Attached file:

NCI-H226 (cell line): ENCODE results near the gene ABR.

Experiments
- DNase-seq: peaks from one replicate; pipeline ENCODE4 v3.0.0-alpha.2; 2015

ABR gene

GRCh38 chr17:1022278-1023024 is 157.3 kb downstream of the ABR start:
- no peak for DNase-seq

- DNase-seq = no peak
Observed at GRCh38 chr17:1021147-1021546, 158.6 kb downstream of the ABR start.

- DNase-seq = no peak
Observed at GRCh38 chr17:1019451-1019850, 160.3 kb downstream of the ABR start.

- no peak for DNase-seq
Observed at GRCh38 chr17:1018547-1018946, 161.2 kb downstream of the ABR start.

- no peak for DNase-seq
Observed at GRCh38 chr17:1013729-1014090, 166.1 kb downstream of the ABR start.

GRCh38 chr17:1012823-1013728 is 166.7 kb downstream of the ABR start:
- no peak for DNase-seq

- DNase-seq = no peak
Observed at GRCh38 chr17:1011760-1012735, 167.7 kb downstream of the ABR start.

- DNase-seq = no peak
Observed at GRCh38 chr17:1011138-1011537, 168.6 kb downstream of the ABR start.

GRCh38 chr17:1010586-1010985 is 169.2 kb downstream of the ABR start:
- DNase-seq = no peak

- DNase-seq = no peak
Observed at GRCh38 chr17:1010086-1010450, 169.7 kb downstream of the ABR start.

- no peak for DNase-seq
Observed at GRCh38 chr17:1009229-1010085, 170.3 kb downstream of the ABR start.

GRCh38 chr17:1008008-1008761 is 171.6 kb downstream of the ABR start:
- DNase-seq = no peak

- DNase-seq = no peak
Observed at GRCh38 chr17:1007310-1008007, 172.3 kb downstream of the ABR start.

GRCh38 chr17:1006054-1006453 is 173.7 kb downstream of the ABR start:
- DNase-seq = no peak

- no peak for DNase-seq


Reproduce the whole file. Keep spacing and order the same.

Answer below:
NCI-H226 (cell line): ENCODE results near the gene ABR.

Experiments
- DNase-seq: peaks from one replicate; pipeline ENCODE4 v3.0.0-alpha.2; 2015

ABR gene

GRCh38 chr17:1022278-1023024 is 157.3 kb downstream of the ABR start:
- no peak for DNase-seq

- DNase-seq = no peak
Observed at GRCh38 chr17:1021147-1021546, 158.6 kb downstream of the ABR start.

- DNase-seq = no peak
Observed at GRCh38 chr17:1019451-1019850, 160.3 kb downstream of the ABR start.

- no peak for DNase-seq
Observed at GRCh38 chr17:1018547-1018946, 161.2 kb downstream of the ABR start.

- no peak for DNase-seq
Observed at GRCh38 chr17:1013729-1014090, 166.1 kb downstream of the ABR start.

GRCh38 chr17:1012823-1013728 is 166.7 kb downstream of the ABR start:
- no peak for DNase-seq

- DNase-seq = no peak
Observed at GRCh38 chr17:1011760-1012735, 167.7 kb downstream of the ABR start.

- DNase-seq = no peak
Observed at GRCh38 chr17:1011138-1011537, 168.6 kb downstream of the ABR start.

GRCh38 chr17:1010586-1010985 is 169.2 kb downstream of the ABR start:
- DNase-seq = no peak

- DNase-seq = no peak
Observed at GRCh38 chr17:1010086-1010450, 169.7 kb downstream of the ABR start.

- no peak for DNase-seq
Observed at GRCh38 chr17:1009229-1010085, 170.3 kb downstream of the ABR start.

GRCh38 chr17:1008008-1008761 is 171.6 kb downstream of the ABR start:
- DNase-seq = no peak

- DNase-seq = no peak
Observed at GRCh38 chr17:1007310-1008007, 172.3 kb downstream of the ABR start.

GRCh38 chr17:1006054-1006453 is 173.7 kb downstream of the ABR start:
- DNase-seq = no peak

- no peak for DNase-seq